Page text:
Its all in the UX-perience
The power of user experience design, when and how to begin and the shifting sands of player expectations
When developing any product, be it physical or digital, the goal is essentially the same – make the user happy! In the development of a game it is imperative that the end user is satisfied with their experience when using it, without this the product is doomed, but how many of us go out into the wild and ask consumers what their experience is and how it could be better?
For console developers this flow of game development will seem very familiar, find the fun, create an extensive experience out of it then wrap up with menus and an interface, launch. Finding the fun is one of the cornerstones to making a great game, without that fun game loop or unique arousing mechanic, a game will inevitably fail in satisfying a gamers expectations. The average gamer will spend little time in deciding whether to continue with a game after they have begun playing, factors such as the age and demographic will affect the users patience but most users show little appreciation for what ‘might’ happen later in the game – if its not intriguing, fun and/or challenging right from the start then it is at risk of being deleted.
User experience design is paramount in creating a successful game by closely monitoring how users are entering the game and how they are feeling during the course of their engagement. It seems obvious but if a user fails to be interested in the experience, subject or gameplay then they will switch off and move onto something else. Very few games have the luxury of second chances with the player, those with an established brand enjoy some amount of patience from their audience, but for new titles the users experience from the outset is a make or break opppurtunity.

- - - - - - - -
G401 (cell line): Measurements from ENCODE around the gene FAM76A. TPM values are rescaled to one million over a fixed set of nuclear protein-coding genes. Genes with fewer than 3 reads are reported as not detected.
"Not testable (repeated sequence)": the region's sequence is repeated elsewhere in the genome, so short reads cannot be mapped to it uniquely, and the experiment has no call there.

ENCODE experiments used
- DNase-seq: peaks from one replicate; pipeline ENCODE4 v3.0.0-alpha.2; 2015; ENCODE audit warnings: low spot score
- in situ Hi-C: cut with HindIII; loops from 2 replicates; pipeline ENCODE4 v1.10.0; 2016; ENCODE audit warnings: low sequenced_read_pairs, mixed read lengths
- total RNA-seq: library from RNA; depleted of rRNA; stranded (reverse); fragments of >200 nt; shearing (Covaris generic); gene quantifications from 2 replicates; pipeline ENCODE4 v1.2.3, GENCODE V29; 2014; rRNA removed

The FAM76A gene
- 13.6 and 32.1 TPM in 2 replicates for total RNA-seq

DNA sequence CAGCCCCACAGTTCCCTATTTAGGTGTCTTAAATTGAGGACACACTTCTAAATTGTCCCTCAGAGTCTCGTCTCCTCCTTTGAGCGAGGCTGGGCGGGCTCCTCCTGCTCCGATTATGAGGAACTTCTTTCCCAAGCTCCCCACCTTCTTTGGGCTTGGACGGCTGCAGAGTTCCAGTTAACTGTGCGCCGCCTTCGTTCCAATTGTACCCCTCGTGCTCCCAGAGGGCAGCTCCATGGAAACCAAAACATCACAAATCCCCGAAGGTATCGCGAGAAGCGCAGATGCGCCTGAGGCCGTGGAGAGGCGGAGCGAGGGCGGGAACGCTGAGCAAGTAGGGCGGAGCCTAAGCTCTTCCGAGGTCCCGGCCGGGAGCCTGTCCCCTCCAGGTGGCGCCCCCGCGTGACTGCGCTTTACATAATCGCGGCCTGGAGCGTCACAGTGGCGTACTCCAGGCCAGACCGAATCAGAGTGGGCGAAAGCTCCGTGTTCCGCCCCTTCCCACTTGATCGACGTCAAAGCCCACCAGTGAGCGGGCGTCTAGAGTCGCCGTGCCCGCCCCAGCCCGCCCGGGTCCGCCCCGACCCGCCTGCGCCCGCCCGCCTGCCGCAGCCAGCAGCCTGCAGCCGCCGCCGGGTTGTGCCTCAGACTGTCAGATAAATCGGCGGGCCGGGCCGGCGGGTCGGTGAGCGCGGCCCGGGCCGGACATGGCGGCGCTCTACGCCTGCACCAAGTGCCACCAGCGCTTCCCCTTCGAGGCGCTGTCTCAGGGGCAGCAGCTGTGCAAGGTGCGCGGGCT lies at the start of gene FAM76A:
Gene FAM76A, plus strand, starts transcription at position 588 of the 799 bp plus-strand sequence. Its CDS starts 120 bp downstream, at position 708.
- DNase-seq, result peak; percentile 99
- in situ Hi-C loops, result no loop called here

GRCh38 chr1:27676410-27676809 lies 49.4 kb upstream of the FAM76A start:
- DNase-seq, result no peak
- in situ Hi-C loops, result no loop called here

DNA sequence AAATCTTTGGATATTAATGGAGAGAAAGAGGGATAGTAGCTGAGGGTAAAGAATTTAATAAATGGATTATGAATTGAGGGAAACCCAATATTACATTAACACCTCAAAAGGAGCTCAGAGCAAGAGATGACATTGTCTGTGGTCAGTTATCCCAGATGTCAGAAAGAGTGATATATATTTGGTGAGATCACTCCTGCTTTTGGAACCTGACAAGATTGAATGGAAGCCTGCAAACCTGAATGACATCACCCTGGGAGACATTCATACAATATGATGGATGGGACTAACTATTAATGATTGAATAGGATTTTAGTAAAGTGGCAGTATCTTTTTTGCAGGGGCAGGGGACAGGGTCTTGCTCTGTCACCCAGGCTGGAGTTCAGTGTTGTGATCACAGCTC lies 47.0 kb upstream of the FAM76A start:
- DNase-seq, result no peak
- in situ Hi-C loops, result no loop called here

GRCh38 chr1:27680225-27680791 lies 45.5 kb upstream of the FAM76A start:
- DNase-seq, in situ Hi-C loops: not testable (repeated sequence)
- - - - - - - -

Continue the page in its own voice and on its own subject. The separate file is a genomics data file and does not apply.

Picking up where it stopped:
Console gaming is generally speaking about sitting comfortably in the lounge and settling in for a game session that could be 1-3 hours (or more) this isn’t about to change, in fact now we have PlayStation VR and we could see a return to lounge gaming in a whole new mood (but thats for another post). The console experience has built an expectation that the user is prepared to settle into a game, and just like a movie would not finish in 26 minutes, most console games are designed to be played over several long sessions.
In 2010 we witnessed the advent of free to play gaming on mobile devices and it brought about a renaissance in the design of short, casual and rewarding experiences. Developing for free to play mobile has many similarities to the arcade experiences of the past which were designed so that users bought into a game on-sight of the arcade cabinet (which contained it), then delivering a credible experience that warranted further investment (GAME OVER….10 seconds…continue?).
There are very good premium titles on the app store and in February 2015 Apple promoted the consumption of these as a genre in themselves in their ‘Pay Once and Play’ campaign; today when I looked its offering a 50% sale on selected titles, there are many unsettled arguments about the morales of free to play; their design ethos and, if pay once titles are on the whole a better prospect for the consumer. However it cannot be denied that the top grossing titles are usually subscription or free to play games and applications.
“…user experience design is pretty straightforward, clarify the moment to moment experience of the user and work to make this as clear and enjoyable to them as possible”